In response to all of these developments, we have commissioned a specialist company, Britain Thinks, to undertake an inquiry for us. Britain Thinks has interviewed key education stakeholders and a sample of school and college leaders to establish their views on what they want from a professional association, their perceptions of the changing nature of leadership, and the changing nature of networks and influence. Armed with this knowledge, we will determine how best ASCL can respond to these emerging issues. We look forward to letting you know the outcome of this work within the next few months.

Regionalisation and regional pilots

ASCL’s member support for England is currently organised into nine regions aligned with the former government office regions.

As membership numbers grow, it is important that we consider different ways of communicating with our members at a regional level and further develop our appreciation of regional perspectives. It is also evident that, although regional officers oversee activities in their areas, the ever-growing complexity and volume of casework, together with structural changes, means that regional officers rarely have the amount of time that they need to initiate and implement regional activity.

In the early months of 2013, discussions led to the notion of running with two regional pilots in the North East and East of England respectively. Regional officers led the pilots, supported one day a week by a regional pilot network coordinator.

From the outset, the commitment of colleagues has been extraordinary. Establishing the aim of creating a better understanding of our membership in both regions and their needs has led to a sharper, more focused analysis of the needs of our members.

A feature of the pilot has been network meetings with themes based on surveys carried out by the pilot coordinators. It brings members together regularly and gives them an opportunity to discuss their approaches to specific matters and tell pilot coordinators what they would like to see discussed at subsequent meetings.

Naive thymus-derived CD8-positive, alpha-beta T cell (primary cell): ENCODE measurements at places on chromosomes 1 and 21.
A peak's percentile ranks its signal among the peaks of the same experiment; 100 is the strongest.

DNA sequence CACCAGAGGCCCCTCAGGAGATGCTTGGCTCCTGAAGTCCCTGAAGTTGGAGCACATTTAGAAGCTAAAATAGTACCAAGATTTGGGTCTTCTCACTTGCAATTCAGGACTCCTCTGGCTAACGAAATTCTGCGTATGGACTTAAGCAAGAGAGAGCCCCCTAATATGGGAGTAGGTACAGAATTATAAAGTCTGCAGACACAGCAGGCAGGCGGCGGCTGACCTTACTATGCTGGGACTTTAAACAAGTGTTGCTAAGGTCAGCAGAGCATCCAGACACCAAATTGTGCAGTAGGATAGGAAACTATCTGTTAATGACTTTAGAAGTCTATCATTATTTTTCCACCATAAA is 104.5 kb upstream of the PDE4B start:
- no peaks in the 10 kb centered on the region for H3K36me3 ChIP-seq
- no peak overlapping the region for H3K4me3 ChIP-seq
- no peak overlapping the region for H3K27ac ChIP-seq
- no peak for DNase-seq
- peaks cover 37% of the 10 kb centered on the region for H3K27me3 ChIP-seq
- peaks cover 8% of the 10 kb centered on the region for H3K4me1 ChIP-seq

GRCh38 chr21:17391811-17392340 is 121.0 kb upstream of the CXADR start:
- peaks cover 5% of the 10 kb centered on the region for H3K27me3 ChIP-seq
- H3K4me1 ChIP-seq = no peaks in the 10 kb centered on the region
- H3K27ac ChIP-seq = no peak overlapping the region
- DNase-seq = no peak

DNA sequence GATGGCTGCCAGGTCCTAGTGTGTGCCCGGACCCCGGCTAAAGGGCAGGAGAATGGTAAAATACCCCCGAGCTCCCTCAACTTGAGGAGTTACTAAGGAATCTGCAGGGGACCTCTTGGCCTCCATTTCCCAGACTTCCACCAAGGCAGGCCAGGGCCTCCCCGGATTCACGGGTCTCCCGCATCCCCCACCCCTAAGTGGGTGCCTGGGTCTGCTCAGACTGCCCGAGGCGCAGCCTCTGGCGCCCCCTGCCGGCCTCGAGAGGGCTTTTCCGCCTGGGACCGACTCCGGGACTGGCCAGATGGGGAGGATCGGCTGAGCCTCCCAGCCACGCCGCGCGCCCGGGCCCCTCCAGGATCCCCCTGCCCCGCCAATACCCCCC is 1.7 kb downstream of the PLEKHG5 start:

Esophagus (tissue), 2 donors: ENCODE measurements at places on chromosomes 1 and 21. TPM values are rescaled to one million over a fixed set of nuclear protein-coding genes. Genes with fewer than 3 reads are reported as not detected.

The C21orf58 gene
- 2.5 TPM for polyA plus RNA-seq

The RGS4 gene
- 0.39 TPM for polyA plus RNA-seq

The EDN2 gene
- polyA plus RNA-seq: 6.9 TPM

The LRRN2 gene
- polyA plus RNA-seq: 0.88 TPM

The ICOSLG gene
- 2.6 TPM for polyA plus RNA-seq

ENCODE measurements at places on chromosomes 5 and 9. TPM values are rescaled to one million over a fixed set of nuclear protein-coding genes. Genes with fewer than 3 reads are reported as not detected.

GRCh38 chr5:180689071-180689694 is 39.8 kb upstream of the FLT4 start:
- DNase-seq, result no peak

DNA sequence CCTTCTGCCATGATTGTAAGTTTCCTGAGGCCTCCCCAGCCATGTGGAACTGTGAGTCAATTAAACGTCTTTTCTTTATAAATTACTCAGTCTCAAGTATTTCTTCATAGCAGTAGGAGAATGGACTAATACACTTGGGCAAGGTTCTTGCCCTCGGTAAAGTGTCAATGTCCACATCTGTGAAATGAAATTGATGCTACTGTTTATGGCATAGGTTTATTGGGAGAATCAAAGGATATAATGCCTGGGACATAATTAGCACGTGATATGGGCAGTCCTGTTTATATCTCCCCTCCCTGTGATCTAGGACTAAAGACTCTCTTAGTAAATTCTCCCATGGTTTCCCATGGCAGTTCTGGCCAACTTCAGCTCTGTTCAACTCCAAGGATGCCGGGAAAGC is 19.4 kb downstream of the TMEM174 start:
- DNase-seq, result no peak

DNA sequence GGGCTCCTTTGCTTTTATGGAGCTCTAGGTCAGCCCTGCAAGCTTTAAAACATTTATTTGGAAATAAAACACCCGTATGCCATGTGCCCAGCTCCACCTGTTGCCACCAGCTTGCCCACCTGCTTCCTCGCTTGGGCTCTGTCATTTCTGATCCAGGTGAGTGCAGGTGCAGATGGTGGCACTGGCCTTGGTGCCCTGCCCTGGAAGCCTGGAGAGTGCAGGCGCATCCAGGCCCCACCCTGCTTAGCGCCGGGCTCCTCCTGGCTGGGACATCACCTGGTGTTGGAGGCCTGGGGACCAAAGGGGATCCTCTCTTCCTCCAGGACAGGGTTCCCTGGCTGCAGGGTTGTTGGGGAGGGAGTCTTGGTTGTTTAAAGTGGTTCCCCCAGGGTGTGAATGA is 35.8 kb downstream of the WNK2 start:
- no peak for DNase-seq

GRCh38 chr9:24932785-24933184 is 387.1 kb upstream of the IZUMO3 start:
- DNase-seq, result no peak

We organised three very well attended training days for branch secretaries, a conference with the regional Ofsted director in the South West and a North East conference. Interestingly, the pilots have also identified professional development needs and priorities where ASCL Professional Development (ASCL PD) could offer bespoke courses to members, often targeting a specific group, such as assistant heads.

We have now decided to roll out the pilots across the whole country as a regionalisation project. By January 2015, a further three regions – the North West, East Midlands and South West – will be ready, bringing the number of regions participating in the project to five. Each region will benefit from the appointment of a coordinator and our Deputy Policy Director Duncan Baldwin taking on an enhanced role will lead the entire project.

Regionalisation in national context

We must see the decision to develop ASCL’s regionalisation project in the national context. Ofsted has already moved to a regional structure with the appointment of regional directors. From September 2014, eight regional schools commissioners (RSCs) have been responsible for taking decisions about the academies in their area. The Teaching Schools Council is also operating a regional structure. Government thinking is becoming ever more based on regionalisation and ASCL’s structures should be able to reflect these developments. The pilots in the North East and East of England and other regional activities suggest that we have a template to extend our regional presence and structures.

We know that a Labour government or a Labour-led government would appoint directors of school standards and it is likely that they would be sub-regional rather than regional.

The regionalisation project spans the election period. It will be necessary to factor into the evaluation and recommendations a new government’s intentions.

All of this emphasises the importance of us hearing and acting upon the views of our members. Your elected representatives on ASCL Council and Executive have been discussing this topic in detail and our membership survey provided valuable and highly positive feedback for us. Nevertheless, it is of vital importance that you have your say. Please send in your thoughts to future@ascl.org.uk and/or speak to your elected Council representative (www.ascl.org.uk/member/council/councilrepresentatives.html).

ASCL has always been proud to be a member-led organisation. As we move into the next exciting stage of our development, your voice will be of even more vital importance.

Brian Lightman is ASCL General Secretary.